How to Improve Diversity in the Workplace
10 May, 2020
Research, including comprehensive statistics, shows that diverse teams have better business outcomes. In addition, from an ethical standpoint, equal opportunity principles and policies should be practiced throughout the hiring process and further by creating a fair working environment. Essentially, you want to do the right thing for both the business and the people. Personally, I’m a big believer in diversity - it increases opportunities and expands the talent pool. For example, if you are focusing exclusively on hiring men, you are removing half of the talent pool. Two main challenges in improving diversity are: how do you attract more diverse talent and how do you ensure that they stay in the organization.
Before taking any concrete action I like to deep dive into all available data and better understand the problem. Hiring data for recent college grads -- that is fairly quantified and void of bias -- shows that underrepresented minorities (gender and ethnic) tend to comprise about 50 percent of all applicants, depending on the size of the sample. Members of underrepresented minorities pass the interviews at the same rate but their acceptance rate is significantly lower. After talking to a number of people I learned that women engineers are more likely to accept an offer if there is a woman engineer on the interview panel. Therefore, whenever we had underrepresented minorities interviewed, we were to also include underrepresented minorities on the panel. Clearly, this had no effect on the pass rate but did affect the acceptance rate.
Also, instead of going to schools visited by everyone else, we went to schools with a significant minority presence aiming to expand the demographics we were reaching out to. The interviewing process, however, remained the same and we had the same pass rate since the interview is fairly quantifiable. But the acceptance rate significantly increased since we included minorities on the interview panel.
Once we had more members of the underrepresented groups in, the main challenge became how to ensure they stay in the organization. I came across research that shows how members of the majority and minority population tend to develop completely different workplace experiences and creating a culture of inclusion that is open to these experiences is of vital importance.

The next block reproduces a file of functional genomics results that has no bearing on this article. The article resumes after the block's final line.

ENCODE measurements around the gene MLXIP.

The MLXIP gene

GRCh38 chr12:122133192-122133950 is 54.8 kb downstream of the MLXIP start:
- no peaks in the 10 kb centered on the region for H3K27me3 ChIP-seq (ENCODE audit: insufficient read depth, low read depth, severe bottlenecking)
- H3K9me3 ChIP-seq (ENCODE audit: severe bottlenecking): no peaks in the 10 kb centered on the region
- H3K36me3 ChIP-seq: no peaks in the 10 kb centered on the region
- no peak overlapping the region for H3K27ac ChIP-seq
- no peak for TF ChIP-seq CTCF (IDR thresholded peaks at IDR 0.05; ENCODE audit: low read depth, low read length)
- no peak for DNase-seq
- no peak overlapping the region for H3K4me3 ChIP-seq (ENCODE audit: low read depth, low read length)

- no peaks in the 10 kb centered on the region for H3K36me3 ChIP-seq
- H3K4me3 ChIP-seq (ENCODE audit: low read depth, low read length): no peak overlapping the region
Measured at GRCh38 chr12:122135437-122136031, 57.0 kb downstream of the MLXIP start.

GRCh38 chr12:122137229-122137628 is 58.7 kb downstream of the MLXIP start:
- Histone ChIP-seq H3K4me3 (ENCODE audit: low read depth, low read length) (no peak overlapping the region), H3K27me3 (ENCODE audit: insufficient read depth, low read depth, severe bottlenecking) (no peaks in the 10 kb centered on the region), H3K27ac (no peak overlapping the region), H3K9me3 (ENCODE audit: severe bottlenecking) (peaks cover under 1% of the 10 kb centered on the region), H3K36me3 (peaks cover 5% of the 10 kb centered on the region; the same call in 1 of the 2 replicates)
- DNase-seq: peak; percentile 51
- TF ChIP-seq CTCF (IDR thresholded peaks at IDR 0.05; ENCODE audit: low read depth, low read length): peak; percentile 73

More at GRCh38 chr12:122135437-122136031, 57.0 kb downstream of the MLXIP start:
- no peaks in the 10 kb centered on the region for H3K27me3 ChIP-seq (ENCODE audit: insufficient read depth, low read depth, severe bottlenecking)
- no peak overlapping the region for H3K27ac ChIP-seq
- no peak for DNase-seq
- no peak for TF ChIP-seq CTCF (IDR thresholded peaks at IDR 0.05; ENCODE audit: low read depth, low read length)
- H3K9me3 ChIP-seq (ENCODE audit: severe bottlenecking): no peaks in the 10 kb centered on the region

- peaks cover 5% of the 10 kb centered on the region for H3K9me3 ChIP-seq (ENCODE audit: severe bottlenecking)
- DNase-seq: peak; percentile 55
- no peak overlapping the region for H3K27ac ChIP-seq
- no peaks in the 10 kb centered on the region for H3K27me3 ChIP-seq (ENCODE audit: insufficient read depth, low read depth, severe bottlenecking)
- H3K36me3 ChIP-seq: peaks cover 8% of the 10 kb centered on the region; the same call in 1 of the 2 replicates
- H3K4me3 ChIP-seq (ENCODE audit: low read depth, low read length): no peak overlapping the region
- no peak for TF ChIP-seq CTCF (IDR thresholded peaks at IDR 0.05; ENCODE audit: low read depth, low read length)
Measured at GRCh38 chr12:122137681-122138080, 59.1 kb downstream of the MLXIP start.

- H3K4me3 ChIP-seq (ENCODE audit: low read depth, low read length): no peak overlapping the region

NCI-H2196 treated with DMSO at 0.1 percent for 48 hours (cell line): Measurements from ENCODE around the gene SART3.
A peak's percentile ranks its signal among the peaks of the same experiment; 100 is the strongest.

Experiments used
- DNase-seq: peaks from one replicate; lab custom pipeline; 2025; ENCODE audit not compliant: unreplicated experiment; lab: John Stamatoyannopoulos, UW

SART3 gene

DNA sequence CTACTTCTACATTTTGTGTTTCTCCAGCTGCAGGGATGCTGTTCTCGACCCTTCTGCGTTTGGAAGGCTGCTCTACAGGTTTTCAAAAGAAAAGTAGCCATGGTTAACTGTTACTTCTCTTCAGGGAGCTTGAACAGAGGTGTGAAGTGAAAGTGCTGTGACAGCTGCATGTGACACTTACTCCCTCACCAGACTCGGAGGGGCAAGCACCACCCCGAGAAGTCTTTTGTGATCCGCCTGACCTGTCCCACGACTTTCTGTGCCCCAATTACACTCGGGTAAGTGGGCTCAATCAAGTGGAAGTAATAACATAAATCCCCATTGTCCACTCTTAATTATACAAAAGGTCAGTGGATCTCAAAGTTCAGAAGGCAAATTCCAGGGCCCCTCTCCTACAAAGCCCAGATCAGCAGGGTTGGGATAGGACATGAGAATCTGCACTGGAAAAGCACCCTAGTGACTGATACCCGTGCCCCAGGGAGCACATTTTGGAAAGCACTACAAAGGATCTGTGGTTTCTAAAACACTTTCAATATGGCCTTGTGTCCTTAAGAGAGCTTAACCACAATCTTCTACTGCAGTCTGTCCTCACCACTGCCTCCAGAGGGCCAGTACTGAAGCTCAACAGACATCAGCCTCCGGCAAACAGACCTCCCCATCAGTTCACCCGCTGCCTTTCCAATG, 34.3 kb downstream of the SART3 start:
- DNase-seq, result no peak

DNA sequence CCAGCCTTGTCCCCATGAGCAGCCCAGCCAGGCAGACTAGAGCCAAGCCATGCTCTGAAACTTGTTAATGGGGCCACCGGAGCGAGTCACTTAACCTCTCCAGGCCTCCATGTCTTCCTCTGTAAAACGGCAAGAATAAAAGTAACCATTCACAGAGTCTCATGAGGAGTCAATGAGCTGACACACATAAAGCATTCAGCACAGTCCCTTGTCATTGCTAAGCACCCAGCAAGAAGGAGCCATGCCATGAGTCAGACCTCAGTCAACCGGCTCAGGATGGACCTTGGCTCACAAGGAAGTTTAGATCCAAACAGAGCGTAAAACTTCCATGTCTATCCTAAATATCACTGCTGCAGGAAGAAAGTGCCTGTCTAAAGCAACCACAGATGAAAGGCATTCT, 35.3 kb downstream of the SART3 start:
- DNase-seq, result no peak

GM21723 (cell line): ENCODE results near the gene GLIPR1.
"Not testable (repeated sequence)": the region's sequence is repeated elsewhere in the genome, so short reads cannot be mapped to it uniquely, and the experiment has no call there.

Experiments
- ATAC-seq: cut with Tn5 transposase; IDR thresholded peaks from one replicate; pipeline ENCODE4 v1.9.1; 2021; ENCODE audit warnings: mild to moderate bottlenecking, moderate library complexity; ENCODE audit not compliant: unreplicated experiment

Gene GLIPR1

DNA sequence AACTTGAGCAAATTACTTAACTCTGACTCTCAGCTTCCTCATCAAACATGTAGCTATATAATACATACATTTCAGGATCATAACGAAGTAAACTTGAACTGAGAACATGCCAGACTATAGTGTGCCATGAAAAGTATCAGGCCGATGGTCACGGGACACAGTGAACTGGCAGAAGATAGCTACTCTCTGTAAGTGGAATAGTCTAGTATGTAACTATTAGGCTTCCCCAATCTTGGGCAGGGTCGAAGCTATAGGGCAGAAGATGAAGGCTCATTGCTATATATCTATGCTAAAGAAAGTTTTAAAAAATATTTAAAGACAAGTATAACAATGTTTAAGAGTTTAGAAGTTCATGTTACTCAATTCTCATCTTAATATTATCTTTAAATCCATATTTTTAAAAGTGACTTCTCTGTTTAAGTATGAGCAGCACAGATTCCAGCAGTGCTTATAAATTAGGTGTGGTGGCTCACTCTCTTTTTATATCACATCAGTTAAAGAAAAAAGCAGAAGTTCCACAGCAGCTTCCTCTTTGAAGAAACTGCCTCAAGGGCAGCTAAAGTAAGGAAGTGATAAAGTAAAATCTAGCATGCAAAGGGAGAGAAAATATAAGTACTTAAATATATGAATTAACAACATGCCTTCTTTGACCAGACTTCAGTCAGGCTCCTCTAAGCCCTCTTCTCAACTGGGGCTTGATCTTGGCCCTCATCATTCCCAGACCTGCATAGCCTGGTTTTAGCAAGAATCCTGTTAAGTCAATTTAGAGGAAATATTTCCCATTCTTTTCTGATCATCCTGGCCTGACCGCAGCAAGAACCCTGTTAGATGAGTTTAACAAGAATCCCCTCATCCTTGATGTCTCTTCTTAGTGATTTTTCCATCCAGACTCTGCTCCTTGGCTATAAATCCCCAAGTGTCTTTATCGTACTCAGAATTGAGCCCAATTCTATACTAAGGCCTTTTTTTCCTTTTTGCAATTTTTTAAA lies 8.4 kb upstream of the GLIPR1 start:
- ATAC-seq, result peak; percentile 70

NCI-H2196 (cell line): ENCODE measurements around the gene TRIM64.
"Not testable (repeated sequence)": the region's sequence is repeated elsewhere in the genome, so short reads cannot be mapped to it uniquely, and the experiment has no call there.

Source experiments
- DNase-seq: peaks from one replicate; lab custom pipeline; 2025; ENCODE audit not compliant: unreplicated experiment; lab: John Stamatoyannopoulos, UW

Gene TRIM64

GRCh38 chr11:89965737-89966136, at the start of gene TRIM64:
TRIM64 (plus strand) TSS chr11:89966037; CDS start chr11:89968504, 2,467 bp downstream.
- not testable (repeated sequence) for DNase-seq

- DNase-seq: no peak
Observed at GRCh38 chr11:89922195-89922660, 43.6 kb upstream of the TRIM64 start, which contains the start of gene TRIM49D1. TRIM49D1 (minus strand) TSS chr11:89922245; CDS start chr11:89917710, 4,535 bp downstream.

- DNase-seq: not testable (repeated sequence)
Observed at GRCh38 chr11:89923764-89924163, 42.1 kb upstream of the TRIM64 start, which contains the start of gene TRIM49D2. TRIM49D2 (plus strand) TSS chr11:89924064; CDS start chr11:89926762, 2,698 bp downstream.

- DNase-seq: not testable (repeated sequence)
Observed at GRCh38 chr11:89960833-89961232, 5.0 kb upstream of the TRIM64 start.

When a critical mass of diverse employees is attained, self-emergent networks that operate as informal support networks appear. In spite of our genuine support to women engineers, most of them preferred to talk to our first woman in an engineering leadership position. Understanding the importance of these self-emergent support networks and their potential to address a great number of relevant issues you should provide them with adequate support.
At last, one of the counter-intuitive insights that proved to be highly helpful was that certain aspects of office culture resulted in less inclusion. For example, playing ping pong or having a drink after work is not that inclusive since many people have family commitments or don’t drink and these team-building initiatives turned out to be harmful to the culture of inclusion. Therefore, try to separate business and fun time.
- Both challenges -- attracting diverse talent and ensuring their stay -- are equally important and both require the same amount of effort and concrete actions. The company should demonstrate that it is walking the talk by enacting good practice policies and models.
- When you include members of underrepresented minorities in the interviewing panel and other activities aiming to improve diversity make sure that these people are interested in doing that, are good at that and will receive the proper support. Also, their work calibration and work evaluation should take into account that they are spending a lot of hours involved in these activities and that their feature productivity will be affected by that.
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